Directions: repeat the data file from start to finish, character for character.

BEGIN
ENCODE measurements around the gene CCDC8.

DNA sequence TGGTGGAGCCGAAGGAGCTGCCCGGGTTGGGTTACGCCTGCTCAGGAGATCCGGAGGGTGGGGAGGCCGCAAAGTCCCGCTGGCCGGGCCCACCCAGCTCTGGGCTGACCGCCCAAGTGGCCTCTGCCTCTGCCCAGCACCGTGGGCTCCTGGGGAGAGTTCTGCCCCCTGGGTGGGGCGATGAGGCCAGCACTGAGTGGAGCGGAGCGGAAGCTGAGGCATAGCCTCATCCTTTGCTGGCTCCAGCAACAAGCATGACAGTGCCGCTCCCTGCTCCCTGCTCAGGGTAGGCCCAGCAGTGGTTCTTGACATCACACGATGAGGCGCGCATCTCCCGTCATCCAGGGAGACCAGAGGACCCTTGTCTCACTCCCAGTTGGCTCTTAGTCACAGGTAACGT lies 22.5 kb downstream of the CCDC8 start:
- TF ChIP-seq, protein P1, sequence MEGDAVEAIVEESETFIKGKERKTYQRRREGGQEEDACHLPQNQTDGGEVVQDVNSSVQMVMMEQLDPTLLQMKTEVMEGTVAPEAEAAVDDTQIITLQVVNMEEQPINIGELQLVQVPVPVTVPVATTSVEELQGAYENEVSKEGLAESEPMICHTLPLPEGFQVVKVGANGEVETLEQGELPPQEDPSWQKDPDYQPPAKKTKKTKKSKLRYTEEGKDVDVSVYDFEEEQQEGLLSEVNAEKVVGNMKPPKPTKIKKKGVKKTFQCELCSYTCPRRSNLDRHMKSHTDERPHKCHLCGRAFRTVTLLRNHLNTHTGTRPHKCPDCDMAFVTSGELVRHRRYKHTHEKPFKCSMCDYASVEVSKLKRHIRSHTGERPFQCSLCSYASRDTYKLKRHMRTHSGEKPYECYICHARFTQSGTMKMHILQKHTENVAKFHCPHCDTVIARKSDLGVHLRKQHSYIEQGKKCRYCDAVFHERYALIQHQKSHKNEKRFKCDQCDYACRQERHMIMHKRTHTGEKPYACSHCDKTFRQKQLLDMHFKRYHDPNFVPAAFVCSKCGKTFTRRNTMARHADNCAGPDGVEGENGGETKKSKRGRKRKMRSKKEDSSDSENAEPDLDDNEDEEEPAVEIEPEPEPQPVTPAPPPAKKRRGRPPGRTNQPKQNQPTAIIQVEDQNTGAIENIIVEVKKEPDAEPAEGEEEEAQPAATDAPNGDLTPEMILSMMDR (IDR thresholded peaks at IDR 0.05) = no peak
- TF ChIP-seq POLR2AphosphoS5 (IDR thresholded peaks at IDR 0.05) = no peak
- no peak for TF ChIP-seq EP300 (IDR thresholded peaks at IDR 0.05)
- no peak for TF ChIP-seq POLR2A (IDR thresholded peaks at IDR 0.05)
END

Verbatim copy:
ENCODE measurements around the gene CCDC8.

DNA sequence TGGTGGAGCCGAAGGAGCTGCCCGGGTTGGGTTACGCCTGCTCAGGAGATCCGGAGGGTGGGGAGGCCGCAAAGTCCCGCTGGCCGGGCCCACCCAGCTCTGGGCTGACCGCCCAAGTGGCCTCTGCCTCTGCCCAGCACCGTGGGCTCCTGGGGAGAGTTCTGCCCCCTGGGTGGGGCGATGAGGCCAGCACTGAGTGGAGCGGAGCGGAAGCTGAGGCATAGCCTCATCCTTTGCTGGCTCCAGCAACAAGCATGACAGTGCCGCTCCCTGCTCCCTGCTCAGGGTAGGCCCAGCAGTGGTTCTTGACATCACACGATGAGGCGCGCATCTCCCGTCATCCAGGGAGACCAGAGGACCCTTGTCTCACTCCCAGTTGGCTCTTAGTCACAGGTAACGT lies 22.5 kb downstream of the CCDC8 start:
- TF ChIP-seq, protein P1, sequence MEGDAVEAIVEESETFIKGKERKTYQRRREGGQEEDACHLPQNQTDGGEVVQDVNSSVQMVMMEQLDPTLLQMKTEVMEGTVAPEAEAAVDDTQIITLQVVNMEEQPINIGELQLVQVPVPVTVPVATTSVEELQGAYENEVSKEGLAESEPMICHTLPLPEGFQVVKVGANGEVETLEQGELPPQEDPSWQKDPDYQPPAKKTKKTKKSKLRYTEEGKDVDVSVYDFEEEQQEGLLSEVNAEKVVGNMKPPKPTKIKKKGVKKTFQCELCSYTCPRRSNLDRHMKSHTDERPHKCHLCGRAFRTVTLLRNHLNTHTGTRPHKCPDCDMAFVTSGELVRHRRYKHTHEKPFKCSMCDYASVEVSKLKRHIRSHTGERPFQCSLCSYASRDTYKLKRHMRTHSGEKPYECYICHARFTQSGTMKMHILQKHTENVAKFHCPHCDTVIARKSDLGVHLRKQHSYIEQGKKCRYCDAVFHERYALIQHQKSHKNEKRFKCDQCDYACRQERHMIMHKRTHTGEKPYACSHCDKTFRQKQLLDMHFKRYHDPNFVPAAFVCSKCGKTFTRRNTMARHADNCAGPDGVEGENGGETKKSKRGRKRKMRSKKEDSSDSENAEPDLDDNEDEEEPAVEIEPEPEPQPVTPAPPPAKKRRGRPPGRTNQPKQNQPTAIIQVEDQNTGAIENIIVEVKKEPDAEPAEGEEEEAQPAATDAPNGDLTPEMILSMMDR (IDR thresholded peaks at IDR 0.05) = no peak
- TF ChIP-seq POLR2AphosphoS5 (IDR thresholded peaks at IDR 0.05) = no peak
- no peak for TF ChIP-seq EP300 (IDR thresholded peaks at IDR 0.05)
- no peak for TF ChIP-seq POLR2A (IDR thresholded peaks at IDR 0.05)